BOSTON - RMHS alumnus Kim Janey already holds the distinction of becoming the first woman-of-color to serve as Boston’s mayor.

Yesterday, the former president of Boston’s City Council announced that she intends to break the city’s color barrier and glass ceiling in an even more important way by earning the distinction of becoming the first woman-of-color to be elected to City Hall Plaza’s corner office.

During a new conference this morning at Roxbury’s Nubian Square, the 55-year-old Reading High graduate confirmed her entry into the mayoral race, where four other challengers have already announced their candidacies.

“I am here today to announce that I am running for a full term as mayor,” the acting mayor announced. “The work to address the challenges we face from COVID and racial inequalities that have been inherited from centuries of structural racism will take longer than a few months to change.”

“There are huge challenges facing our city. I think I have unique experience as someone who grew up here and faced many of those challenges firsthand…As we recover together, as a city we can’t simply go back to the way things were. The only option is to go better,” she added in a brief video message released this morning.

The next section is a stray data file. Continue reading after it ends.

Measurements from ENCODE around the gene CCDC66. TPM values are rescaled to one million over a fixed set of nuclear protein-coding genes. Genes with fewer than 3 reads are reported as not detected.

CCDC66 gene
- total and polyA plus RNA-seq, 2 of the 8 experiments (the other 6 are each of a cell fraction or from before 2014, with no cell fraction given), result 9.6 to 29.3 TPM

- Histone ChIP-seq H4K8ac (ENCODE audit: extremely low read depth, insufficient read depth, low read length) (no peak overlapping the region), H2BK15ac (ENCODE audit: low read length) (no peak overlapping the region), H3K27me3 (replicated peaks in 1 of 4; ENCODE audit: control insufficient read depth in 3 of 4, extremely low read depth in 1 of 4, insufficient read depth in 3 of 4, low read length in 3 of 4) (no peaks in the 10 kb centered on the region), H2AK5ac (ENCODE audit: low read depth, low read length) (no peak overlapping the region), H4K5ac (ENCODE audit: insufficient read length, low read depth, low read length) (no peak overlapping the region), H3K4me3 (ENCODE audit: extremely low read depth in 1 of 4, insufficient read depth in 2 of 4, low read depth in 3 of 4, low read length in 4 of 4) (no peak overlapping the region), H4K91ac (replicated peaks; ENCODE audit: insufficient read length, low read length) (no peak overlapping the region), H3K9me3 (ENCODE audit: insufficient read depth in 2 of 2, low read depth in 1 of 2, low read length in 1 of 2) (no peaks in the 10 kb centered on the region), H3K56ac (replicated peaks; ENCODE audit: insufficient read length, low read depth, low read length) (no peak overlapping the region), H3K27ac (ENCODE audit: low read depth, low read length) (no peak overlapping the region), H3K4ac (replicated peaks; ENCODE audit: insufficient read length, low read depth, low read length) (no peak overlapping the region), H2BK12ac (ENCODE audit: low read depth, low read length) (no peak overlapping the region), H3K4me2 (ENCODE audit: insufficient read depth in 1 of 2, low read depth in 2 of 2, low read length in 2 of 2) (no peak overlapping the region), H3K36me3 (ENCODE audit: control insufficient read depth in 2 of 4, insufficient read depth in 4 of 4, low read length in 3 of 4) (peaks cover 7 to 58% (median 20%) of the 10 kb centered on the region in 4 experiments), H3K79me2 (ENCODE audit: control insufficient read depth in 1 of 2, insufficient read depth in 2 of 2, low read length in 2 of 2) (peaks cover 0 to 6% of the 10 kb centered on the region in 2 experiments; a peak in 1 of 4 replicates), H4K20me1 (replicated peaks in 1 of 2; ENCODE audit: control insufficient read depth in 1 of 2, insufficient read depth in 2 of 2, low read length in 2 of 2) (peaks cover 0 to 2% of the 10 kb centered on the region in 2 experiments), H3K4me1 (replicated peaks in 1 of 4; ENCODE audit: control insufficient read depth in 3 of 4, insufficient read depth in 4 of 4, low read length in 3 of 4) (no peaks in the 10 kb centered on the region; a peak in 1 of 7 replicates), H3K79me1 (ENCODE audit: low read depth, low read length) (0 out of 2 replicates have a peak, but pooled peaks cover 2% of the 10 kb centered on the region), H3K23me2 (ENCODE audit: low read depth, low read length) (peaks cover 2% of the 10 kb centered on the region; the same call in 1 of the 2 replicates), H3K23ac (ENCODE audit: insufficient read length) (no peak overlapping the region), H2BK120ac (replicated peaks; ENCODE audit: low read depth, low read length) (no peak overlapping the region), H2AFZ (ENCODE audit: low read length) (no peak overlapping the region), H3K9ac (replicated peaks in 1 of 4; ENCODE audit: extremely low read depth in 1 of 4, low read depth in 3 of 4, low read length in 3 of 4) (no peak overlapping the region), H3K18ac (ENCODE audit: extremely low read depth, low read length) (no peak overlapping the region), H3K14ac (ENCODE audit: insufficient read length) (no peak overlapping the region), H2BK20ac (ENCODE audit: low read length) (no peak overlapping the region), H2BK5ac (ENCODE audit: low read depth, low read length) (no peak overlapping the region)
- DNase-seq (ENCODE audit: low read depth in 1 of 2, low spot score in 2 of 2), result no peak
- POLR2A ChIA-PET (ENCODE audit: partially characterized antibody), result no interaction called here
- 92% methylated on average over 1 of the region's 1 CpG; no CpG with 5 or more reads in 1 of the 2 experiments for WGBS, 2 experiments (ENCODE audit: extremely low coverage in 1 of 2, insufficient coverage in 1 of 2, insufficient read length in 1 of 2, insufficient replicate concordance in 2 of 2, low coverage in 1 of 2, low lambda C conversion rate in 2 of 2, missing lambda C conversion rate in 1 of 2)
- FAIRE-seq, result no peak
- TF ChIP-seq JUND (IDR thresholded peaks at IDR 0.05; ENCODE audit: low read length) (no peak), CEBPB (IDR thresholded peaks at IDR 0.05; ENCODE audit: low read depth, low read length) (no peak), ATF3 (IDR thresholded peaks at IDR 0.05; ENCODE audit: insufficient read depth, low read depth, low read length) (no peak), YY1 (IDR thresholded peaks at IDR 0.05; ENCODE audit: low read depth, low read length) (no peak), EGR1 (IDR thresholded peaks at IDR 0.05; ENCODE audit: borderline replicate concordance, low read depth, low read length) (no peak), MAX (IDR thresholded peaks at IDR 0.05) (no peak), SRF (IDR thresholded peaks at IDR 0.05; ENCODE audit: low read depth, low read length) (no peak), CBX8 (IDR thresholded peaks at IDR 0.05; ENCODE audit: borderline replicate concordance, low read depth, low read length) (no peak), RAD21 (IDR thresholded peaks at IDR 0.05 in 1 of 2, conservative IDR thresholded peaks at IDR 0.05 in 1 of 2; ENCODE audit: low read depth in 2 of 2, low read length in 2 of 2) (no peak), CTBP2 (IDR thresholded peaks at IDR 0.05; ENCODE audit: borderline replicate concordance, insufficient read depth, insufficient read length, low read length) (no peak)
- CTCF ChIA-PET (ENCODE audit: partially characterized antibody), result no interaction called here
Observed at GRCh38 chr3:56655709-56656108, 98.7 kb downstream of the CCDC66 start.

A Boston resident who attended RMHS through the METCO program, Janey became the city’s chief executive last month after former Boston Mayor Marty Walsh began his tenure as the U.S. Secretary of Labor.

Janey inherited acting mayor’s title per the provisions of the City of Boston’s charter, which designates the sitting City Council president as the replacement candidate for any mayor who is unable to finish out his or her term-in-office.

A native of Boston’s Roxbury neighborhood, Janey was only last year nominated to serve as Boston’s City Council president. Janey was first elected to the council in 2017 to represent residents from the capitol city’s South End, Dorchester, and Fenway neighborhoods.

The Smith College graduate spent much of her early career in the non-profit sector, where she advocated for educational reform initiatives. Campaign literature for Janey states that the acting mayor’s first foray into areas outside of education politics began sometime around 2009, when she formed a neighborhood association in Roxbury.

“She is a member of the Massachusetts Women’s Political Caucus and the Boston Ward 12 Democratic Committee. In November 2016, she was elected to the Boston NAACP Executive Committee and she has served on MassVOTE’s board of directors for more than 10 years,” her biography reads. “Kim has been recognized for her service with a number of awards, including the Boston NAACP Difference Maker Award in 2015 and the coveted Sapphire Award in 2017.”

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